What you can expect

During rectal prolapse surgery

Rectal prolapse surgery can be done through the abdomen (rectopexy) — either with a large incision (open surgery) or laparoscopic methods — or through the region around the anus (perineum).

The surgery might be done with general anesthesia, in which you're asleep; a spinal block, in which your lower half is numb; or a combination of relaxing medication and local anesthesia to numb your anus (perianal block).

Which approach your surgeon uses depends on a number of factors, such as your age, your other health problems, your surgeon's experience and preferences, and equipment available. No procedure is considered the best overall. Discuss your options with your surgeon.

Types of rectal prolapse surgery:

  • Rectal prolapse repair through the abdomen. Using an incision in the abdomen, the surgeon pulls the rectum back in place. Using sutures or a mesh sling, he or she anchors the rectum to the back wall of the pelvis (sacrum). In some cases, such as a long history of constipation, the surgeon removes a portion of the colon.
  • Laparoscopic rectal prolapse surgery. Also done through the abdomen, this procedure uses several smaller incisions. The surgeon inserts special surgical tools and a tiny camera through the abdominal incisions to repair the rectal prolapse. An emerging robotic approach uses a robot to perform the operation.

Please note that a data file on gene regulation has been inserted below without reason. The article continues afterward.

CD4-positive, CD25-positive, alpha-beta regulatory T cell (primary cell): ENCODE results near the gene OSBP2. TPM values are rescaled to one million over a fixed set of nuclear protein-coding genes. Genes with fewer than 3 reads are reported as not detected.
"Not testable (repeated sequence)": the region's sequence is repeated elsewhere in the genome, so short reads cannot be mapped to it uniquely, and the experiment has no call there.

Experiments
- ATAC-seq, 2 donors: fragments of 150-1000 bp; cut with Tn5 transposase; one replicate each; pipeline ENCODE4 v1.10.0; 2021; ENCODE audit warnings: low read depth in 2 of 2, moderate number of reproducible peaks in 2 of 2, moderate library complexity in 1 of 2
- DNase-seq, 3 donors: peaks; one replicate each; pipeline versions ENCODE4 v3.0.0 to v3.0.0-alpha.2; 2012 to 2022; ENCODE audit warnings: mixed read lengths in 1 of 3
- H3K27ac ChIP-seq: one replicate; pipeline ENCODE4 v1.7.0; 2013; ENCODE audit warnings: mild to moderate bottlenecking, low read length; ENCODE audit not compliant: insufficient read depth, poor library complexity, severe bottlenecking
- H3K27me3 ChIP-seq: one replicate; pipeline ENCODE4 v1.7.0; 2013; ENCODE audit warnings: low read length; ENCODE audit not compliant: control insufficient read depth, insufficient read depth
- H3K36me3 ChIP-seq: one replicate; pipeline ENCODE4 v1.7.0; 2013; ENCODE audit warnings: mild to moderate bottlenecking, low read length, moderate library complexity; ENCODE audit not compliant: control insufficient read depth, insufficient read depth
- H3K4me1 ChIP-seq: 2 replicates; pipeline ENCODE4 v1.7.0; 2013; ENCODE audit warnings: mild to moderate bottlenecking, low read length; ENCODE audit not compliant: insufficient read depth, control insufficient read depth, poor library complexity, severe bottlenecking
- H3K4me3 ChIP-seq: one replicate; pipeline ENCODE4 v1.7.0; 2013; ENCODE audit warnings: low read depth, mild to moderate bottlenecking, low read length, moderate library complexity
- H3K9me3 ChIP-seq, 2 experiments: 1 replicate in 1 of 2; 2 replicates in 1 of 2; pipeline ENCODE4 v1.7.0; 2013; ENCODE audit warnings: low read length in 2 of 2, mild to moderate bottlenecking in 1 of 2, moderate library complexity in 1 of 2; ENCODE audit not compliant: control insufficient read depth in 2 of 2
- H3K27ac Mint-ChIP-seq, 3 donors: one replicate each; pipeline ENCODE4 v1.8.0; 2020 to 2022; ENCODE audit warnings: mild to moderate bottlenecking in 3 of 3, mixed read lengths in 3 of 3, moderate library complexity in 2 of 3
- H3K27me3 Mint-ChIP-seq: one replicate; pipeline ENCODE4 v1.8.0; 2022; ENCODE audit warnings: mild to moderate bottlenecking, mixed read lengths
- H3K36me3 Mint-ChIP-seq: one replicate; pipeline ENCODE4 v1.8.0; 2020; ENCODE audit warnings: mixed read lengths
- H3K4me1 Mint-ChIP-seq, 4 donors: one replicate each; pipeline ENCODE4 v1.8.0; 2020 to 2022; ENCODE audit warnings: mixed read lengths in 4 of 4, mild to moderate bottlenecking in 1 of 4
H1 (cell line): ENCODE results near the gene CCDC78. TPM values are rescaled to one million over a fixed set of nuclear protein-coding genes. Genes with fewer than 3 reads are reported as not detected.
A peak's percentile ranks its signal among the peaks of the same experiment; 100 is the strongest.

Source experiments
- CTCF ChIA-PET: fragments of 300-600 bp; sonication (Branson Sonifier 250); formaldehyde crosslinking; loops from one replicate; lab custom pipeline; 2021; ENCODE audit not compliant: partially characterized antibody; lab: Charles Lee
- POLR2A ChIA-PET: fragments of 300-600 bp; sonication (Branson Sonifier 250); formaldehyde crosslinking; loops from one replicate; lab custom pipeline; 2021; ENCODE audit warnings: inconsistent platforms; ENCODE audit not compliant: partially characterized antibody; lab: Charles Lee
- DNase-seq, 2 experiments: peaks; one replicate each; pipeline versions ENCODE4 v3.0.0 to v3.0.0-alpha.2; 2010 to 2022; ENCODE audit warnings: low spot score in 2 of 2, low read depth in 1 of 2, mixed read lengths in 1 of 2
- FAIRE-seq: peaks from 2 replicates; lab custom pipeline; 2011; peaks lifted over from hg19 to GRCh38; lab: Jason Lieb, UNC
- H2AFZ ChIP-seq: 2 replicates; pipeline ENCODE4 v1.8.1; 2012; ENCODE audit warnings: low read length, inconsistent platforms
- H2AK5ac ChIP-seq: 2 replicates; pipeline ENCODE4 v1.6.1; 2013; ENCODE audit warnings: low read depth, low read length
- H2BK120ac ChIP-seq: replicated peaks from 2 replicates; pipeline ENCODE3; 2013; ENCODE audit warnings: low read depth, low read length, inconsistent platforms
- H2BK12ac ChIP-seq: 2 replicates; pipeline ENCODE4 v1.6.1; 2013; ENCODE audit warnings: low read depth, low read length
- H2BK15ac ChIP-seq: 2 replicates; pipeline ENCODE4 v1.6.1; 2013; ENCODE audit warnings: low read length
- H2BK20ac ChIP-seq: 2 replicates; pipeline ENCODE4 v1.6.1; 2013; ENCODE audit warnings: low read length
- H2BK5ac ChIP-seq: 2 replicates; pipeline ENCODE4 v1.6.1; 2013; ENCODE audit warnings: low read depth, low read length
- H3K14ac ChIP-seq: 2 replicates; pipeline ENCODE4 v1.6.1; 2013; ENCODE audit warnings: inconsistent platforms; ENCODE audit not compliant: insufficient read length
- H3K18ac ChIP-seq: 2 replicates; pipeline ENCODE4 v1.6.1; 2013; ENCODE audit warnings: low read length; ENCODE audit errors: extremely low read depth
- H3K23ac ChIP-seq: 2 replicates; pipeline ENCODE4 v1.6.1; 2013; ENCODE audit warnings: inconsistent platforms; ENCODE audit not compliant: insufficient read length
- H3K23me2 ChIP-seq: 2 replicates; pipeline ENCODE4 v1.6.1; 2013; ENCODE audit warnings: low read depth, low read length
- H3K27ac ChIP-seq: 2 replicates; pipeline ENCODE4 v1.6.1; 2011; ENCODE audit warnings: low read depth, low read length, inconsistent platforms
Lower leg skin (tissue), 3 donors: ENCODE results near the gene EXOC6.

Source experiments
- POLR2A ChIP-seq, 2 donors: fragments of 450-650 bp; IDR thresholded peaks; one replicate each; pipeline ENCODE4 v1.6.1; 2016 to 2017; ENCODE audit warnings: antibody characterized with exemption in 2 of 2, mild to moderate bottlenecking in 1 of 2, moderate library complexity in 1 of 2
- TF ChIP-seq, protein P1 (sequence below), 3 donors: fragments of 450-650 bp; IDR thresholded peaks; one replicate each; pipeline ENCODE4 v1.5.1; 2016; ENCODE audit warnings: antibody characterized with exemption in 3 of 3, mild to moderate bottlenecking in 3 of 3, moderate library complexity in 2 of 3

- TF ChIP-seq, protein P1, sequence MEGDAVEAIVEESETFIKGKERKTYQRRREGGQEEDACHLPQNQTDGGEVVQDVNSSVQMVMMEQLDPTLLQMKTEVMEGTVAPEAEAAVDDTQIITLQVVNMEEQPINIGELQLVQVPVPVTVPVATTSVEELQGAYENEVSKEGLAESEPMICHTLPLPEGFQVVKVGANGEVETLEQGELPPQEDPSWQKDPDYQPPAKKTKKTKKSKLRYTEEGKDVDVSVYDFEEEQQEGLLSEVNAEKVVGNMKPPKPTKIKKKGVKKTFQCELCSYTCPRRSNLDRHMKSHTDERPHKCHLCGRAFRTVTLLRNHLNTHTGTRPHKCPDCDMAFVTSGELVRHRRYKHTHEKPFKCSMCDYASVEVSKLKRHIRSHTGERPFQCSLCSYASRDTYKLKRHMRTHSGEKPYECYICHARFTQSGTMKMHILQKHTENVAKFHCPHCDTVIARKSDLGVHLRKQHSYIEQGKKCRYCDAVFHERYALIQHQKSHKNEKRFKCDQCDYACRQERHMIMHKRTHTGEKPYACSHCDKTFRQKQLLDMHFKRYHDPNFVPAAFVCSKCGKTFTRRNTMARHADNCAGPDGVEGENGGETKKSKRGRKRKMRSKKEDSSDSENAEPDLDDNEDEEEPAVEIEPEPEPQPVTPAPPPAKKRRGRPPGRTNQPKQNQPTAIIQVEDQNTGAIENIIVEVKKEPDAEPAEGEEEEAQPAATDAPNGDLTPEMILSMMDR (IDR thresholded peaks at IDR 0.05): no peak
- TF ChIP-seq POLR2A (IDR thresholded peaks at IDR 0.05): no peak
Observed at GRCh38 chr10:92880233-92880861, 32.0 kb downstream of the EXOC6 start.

• Rectal prolapse repair through the area around the anus (perineal rectosigmoidectomy). During the more commonly performed form of this procedure (Altemeier procedure), the surgeon pulls the rectum through the anus, removes a portion of the rectum and sigmoid and attaches the remaining rectum to the large intestine (colon). This repair is typically reserved for those who are not candidates for open or laparoscopic repair.

    Another method for repairing a rectal prolapse through the perineum (Delorme procedure) is more typically done for short prolapses. The lining of the rectum is removed and the muscular layer folded to shorten the rectum.

If you have rectal prolapse and certain other conditions, such as vaginal prolapse or pelvic organ prolapse, you might have both repairs done in one surgery.

After rectal prolapse surgery

You'll spend a brief time in the hospital recovering and regaining your bowel function. You'll begin by drinking clear liquids and transition to solid foods. The amount of time you spend in the hospital, possibly just overnight, will depend on which procedure you have.

Your doctor is likely to recommend drinking lots of fluids, using stool softeners and eating a fiber-rich diet in the weeks after surgery to avoid constipation and excessive straining that can lead to recurrence of the rectal prolapse. Most people are able to return to normal activities within four to six weeks after surgery.

Some people require physical therapy to relearn how to use the pelvic floor muscles.

Oct. 26, 2016
References
  1. Rectal prolapse. American Society of Colon & Rectal Surgeons. https://www.fascrs.org/patients/disease-condition/rectal-prolapse. Accessed March 15, 2016.
  2. Varma MG, et al. Surgical approach to rectal procidentia (rectal prolapse). http://www.uptodate.com/home. Accessed March 15, 2016.
  3. Chua HK (expert opinion). Mayo Clinic, Rochester, Minn. Aug. 9, 2013.